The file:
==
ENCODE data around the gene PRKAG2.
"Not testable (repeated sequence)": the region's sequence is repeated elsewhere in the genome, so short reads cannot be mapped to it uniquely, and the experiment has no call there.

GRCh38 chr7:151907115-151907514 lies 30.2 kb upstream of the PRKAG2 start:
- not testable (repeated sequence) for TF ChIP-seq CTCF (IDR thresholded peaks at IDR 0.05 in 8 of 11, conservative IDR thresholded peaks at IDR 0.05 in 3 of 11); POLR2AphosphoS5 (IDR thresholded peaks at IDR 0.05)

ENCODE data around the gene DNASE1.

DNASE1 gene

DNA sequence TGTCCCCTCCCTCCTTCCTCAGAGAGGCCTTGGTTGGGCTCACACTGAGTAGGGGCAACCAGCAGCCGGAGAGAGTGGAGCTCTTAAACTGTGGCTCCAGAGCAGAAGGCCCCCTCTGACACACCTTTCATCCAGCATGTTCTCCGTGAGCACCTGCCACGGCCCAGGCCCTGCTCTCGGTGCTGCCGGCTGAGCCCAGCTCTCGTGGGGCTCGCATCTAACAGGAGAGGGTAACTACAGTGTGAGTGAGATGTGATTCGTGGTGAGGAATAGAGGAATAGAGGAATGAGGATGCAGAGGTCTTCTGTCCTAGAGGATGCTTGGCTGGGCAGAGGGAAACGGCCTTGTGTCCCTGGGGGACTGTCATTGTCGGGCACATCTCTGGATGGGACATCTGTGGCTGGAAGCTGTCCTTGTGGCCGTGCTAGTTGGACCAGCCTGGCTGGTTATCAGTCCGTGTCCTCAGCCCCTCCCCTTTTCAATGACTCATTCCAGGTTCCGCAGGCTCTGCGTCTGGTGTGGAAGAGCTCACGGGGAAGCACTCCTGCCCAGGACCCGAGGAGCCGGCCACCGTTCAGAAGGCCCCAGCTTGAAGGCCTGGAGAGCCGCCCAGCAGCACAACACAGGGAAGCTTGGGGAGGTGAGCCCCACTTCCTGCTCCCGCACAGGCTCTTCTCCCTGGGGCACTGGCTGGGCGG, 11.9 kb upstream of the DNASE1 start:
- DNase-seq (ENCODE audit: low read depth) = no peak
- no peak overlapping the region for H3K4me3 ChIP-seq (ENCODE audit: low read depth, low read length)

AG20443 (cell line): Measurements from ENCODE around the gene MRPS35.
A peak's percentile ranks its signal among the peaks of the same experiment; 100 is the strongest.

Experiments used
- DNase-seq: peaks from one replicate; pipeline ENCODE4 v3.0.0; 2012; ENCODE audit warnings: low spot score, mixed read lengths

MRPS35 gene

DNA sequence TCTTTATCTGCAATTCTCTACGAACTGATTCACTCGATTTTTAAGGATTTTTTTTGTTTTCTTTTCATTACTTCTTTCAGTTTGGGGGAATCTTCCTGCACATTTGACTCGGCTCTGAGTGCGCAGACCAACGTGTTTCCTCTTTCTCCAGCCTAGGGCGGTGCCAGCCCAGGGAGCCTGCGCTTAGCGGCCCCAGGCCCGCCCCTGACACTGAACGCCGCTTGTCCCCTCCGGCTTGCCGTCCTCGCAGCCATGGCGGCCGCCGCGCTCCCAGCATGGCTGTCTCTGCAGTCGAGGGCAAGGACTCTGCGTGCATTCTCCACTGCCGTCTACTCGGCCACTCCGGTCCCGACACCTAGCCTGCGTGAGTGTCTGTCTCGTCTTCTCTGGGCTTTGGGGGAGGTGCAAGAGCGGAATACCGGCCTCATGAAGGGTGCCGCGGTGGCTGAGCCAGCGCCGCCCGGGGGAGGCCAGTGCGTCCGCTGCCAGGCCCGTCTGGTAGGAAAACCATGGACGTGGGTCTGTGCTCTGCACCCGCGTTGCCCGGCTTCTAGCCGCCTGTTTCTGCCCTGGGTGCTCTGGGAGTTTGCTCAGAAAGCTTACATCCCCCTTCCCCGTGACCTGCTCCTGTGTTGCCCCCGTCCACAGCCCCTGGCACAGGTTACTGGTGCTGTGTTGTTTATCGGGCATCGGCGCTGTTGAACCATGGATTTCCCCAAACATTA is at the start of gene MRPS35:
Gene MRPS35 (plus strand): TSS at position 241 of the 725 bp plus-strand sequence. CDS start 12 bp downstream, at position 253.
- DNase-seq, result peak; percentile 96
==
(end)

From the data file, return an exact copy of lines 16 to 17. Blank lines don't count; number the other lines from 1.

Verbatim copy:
Gene MRPS35 (plus strand): TSS at position 241 of the 725 bp plus-strand sequence. CDS start 12 bp downstream, at position 253.
- DNase-seq, result peak; percentile 96